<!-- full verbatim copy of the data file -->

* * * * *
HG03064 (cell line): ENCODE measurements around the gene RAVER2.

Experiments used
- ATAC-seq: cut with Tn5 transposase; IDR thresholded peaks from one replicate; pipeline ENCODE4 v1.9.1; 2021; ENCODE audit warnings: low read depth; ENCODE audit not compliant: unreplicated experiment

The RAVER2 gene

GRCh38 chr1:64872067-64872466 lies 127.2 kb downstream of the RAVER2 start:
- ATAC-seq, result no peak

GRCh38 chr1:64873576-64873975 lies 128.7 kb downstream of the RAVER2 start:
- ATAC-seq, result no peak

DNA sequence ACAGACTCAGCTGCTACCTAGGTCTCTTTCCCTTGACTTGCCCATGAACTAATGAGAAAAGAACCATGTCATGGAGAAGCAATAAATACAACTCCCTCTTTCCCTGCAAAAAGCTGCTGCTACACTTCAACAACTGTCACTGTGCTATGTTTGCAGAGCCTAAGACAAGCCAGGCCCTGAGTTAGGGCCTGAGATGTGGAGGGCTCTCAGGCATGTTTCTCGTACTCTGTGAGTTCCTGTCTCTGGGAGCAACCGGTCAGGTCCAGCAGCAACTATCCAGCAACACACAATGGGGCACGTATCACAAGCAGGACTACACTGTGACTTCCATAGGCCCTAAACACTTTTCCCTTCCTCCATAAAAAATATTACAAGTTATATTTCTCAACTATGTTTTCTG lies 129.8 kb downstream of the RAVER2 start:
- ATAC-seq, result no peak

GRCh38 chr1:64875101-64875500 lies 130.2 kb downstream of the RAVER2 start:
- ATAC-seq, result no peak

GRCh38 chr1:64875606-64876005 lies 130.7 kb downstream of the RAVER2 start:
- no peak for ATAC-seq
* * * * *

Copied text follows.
HG03064 (cell line): ENCODE measurements around the gene RAVER2.

Experiments used
- ATAC-seq: cut with Tn5 transposase; IDR thresholded peaks from one replicate; pipeline ENCODE4 v1.9.1; 2021; ENCODE audit warnings: low read depth; ENCODE audit not compliant: unreplicated experiment

The RAVER2 gene

GRCh38 chr1:64872067-64872466 lies 127.2 kb downstream of the RAVER2 start:
- ATAC-seq, result no peak

GRCh38 chr1:64873576-64873975 lies 128.7 kb downstream of the RAVER2 start:
- ATAC-seq, result no peak

DNA sequence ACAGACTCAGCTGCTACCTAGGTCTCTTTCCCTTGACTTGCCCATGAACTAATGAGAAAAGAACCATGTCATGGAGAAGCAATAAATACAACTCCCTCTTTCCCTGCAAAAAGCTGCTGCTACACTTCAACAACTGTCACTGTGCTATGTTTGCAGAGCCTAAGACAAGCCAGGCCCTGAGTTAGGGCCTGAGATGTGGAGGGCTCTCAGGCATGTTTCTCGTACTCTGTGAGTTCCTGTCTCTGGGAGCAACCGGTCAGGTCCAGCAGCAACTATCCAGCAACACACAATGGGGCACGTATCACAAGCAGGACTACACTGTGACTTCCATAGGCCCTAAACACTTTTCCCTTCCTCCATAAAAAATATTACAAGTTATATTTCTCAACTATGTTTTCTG lies 129.8 kb downstream of the RAVER2 start:
- ATAC-seq, result no peak

GRCh38 chr1:64875101-64875500 lies 130.2 kb downstream of the RAVER2 start:
- ATAC-seq, result no peak

GRCh38 chr1:64875606-64876005 lies 130.7 kb downstream of the RAVER2 start:
- no peak for ATAC-seq